So you have an HTC Nexus 9 tablet—and you love it. You’ve downloaded all your favorite apps, fussed around with all the settings, and added some widgets here and there. Throughout your day you turn to your handy stock Android tablet to take notes, check movie times, or play a game while waiting for your train to arrive. It works great for all of those things, but sometimes you wish it had a real physical keyboard.
For all those times you’d rather be clacking away on a physical keyboard, we tested five that are either compatible with or specifically designed for the Nexus 9.
HTC Keyboard Folio Case for the Nexus 9
HTC’s official Nexus 9 case is both a highly portable keyboard and a protective case for your tablet. The case is just large enough to wrap around the Nexus 9 like a polyurethane book, while the tablet stays locked in to it via three rows of magnets that are also used when folding up the case to prop up the tablet. The case charges via MicroUSB, and though it’s advertised that it can manage up to five months worth of battery life on a single charge, we were unable to test this ourselves. Surely, they're referring to standby time.
Pairing is easy, and once it’s paired, the connection never wavers, even after repeatedly taking the tablet in and out of the case. The keys give satisfying feedback, and while each of the individual keys are packed in a little tight, it only takes a few minutes to adjust your fingers between typing marathons.
The beauty of having a keyboard built into the case is that you’re never without it. But the downside is that it’s a bit heavy, and makes it occasionally awkward to use the tablet in portrait mode. Also, the magnets don’t hold on to the Nexus 9 that well.
All in all, the keys on HTC’s Keyboard Folio case are comfortable to type on for long periods of time and it’s the most fluid to use, but its price tag might make you rethink bringing it home.
Logitech K480 Keyboard
Of the few complaints I have about Logitech’s K480, ease of use and functionality are not among them. This keyboard, which comes in both black and yellow and plain white, is the only one on our list that uses alkaline batteries—in this case, it requires two AAA’s. The keyboard comes bundled with a pair already installed, which Logitech swears will last up to two years. Of course, you’ll still need to ensure you have a pair lying around for when it eventually dies.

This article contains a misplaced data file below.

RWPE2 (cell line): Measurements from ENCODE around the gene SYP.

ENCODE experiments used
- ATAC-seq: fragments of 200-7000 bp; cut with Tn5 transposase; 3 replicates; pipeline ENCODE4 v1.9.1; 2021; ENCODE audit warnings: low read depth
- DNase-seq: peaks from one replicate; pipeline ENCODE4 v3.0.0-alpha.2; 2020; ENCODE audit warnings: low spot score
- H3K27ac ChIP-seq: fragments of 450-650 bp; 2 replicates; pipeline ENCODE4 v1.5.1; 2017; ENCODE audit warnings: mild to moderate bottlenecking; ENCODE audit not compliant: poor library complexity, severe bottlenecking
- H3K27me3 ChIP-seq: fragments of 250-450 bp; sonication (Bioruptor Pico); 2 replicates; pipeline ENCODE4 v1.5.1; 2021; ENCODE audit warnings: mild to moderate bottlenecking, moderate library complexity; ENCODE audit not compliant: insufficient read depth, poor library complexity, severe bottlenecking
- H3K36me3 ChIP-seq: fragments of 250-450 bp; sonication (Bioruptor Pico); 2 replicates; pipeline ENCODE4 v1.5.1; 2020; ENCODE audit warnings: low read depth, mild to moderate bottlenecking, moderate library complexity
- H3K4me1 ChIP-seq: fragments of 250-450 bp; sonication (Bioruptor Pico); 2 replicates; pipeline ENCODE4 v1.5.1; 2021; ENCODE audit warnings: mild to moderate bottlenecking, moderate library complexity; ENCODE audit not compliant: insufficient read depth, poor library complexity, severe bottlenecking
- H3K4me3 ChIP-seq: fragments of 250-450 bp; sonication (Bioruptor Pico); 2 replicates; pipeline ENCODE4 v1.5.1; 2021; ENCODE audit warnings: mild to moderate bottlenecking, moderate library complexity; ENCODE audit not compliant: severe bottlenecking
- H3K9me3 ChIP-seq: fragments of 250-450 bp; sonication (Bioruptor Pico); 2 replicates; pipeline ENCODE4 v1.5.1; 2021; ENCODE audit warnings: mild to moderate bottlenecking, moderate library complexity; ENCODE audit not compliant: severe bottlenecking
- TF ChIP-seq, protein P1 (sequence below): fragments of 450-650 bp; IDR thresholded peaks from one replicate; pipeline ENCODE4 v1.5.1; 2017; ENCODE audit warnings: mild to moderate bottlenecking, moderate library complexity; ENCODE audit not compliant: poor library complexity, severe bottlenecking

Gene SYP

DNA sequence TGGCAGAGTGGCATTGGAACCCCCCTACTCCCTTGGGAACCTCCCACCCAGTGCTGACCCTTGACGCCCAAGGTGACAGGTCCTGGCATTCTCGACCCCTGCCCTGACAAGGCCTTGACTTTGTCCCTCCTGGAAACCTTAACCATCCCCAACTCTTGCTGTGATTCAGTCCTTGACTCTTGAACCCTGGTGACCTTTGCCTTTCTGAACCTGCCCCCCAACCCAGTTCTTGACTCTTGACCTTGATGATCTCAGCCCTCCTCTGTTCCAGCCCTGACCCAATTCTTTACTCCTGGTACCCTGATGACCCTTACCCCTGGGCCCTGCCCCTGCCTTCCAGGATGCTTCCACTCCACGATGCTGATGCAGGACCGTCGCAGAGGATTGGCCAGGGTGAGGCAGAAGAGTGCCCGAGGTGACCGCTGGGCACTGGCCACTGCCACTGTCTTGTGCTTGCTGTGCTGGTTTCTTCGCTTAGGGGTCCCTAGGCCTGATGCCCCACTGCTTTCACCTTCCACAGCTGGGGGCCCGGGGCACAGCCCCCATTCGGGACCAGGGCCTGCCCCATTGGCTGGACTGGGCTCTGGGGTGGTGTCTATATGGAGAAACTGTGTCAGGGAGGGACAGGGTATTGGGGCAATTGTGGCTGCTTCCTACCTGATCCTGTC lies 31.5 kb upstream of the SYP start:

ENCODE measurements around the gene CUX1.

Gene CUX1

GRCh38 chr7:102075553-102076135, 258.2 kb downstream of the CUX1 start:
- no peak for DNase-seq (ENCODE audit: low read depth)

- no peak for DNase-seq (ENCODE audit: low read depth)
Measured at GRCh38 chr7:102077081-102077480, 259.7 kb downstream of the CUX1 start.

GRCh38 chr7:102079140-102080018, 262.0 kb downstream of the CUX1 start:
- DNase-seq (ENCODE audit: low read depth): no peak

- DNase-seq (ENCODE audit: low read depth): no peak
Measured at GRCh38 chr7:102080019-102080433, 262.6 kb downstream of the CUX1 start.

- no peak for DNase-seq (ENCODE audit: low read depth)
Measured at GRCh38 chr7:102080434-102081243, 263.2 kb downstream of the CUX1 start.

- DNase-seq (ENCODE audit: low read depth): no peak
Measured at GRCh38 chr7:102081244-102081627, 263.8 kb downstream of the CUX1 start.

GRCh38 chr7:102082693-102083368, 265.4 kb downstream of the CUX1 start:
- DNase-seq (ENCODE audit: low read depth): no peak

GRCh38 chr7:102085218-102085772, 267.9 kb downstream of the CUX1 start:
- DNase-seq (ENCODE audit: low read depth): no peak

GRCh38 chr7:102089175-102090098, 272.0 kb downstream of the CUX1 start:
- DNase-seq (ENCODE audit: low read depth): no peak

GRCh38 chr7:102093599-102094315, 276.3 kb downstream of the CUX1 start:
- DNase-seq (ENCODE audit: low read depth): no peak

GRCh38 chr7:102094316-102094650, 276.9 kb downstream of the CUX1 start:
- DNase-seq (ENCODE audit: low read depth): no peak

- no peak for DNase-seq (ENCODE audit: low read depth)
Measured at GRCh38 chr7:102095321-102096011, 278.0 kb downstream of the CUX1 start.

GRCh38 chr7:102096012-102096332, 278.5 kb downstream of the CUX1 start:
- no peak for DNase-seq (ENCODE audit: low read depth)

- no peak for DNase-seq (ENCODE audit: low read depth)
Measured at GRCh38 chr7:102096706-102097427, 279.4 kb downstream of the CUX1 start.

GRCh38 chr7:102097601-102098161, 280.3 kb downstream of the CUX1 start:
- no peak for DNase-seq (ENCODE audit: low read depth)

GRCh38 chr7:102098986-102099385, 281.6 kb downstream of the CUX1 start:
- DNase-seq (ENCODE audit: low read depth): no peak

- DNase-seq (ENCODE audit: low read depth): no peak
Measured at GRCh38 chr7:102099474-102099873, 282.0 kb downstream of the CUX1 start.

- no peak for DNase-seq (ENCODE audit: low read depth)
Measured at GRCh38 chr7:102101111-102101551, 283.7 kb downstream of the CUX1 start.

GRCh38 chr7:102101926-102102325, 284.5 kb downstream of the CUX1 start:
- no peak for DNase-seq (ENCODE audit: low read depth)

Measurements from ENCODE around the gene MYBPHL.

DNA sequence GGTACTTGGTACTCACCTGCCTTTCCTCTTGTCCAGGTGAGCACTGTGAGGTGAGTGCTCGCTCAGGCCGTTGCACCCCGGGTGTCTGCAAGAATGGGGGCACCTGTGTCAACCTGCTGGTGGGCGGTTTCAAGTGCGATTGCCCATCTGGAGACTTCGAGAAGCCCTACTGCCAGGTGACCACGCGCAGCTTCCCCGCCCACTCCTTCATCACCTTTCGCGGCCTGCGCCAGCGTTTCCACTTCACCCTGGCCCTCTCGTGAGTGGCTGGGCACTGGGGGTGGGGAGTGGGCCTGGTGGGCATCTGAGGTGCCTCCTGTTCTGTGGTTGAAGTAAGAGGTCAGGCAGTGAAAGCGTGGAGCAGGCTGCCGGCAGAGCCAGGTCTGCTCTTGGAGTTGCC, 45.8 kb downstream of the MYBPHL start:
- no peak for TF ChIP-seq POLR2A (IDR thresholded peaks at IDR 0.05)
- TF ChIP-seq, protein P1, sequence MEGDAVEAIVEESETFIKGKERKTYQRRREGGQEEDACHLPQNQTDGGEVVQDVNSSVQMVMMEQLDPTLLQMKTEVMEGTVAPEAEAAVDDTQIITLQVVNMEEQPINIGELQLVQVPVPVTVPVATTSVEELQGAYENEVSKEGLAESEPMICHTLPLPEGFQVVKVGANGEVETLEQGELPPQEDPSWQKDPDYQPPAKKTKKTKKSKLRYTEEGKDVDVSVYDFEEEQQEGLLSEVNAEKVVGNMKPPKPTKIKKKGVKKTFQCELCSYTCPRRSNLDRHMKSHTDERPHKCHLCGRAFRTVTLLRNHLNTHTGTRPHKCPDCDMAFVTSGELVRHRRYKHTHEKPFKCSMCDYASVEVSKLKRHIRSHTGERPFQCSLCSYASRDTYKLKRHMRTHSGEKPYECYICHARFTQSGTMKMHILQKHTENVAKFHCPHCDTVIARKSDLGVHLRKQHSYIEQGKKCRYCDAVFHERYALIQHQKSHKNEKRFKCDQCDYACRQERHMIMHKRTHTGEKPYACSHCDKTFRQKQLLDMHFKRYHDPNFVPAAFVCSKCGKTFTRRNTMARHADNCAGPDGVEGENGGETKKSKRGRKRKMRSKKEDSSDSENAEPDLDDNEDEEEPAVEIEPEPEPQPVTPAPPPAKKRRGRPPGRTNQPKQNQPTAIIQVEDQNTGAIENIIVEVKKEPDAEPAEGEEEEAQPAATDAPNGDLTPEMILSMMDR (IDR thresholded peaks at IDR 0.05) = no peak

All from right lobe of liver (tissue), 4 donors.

Logitech’s K480 keyboard is not very portable, either, though that is offset by its stellar typing experience. I liked the distance of spacing between the keys, which allowed me to pick up to my regular typing speed in no time, and it’s comfortable to rest on either a flat surfaces, or on my lap. Overall, it’s a fluid and intuitive typing experience, though it makes a terribly loud clacking sound, which may eventually irritate a coworker or family member sitting nearby. Moreover, the K480 feels like a budget option, so its $50 price tag fits the bill.
There’s no lying about its size and weight: the Logitech K480 is not an easily traveler, but it works so well and is so affordable, that I found myself overlooking that fact in the end.
ZAGGKeys Universal Compact Ergonomic Keyboard
The ZAGGKeys Ergonomic Keyboard consists of two parts: a curved keyboard with rubber feet and a slim cover with a rotating piece on the spine that folds out to act as a base for a smartphone or keyboard. The only thing that actually makes it universal is the toggle button on the underneath of the right side that lets you switch between different devices.
Since this isn’t a keyboard case, the keys have more room to breathe. That makes typing more fluid, though it also means that you have to carry around the keyboard as a separate accessory. However, the separate base makes it so that the tablet can be placed anywhere somewhere else, like on a living room table while you’re sitting comfortably on the couch.
I noticed keys getting stuck between long bouts of typing, then read that this is apparently an issue that’s also plagued a few other users. It’s easy to fix: all you have to do is hit delete and exit the app you’re working in, though it’s a huge pain in the butt. The last thing you want to do is take a break from work because the keyboard isn’t working properly.
Kensington Universal Fit KeyFolio
Kensington’s Universal KeyFolio Fit for Android tablets offers a nice amount of space between the keys, including a row of dedicated shortcut keys for jumping to the Home screen or pausing songs. But there is still one gaping issue with it: it doesn’t actually fit the Nexus 9.
The KeyFolio is a tri-fold keyboard case, so it opens like a TrapperKeeper. Instead of using magnets to attach the tablet, the KeyFolio uses a four-cornered silicone base, which utilizes loops in each corner to attach to the tablet. However, the Nexus 9 is too small to hold tension to all four loops at once, so it sags and can’t be held in place.
Microsoft Universal Mobile Keyboard
Microsoft’s Universal Mobile Keyboard is quite light and portable. It’s easy to carry around and its soft-touch bottom keeps it from slipping around on any surface. It’s rechargeable via MicroUSB, and features a Home screen shortcut. There are also dedicated keys for Search and music playback, as well as a toggle button to switch back and forth between three different devices.
The keys are nicely spaced out and didn’t make distracting noises when hit. The extra buttons came in handy for me frequently, and I didn’t get tired when typing on the keyboard for longer stretches. Overall, I like what this keyboard offers: the detachable stand is great and the Bluetooth connection to the Nexus 9 was solid.
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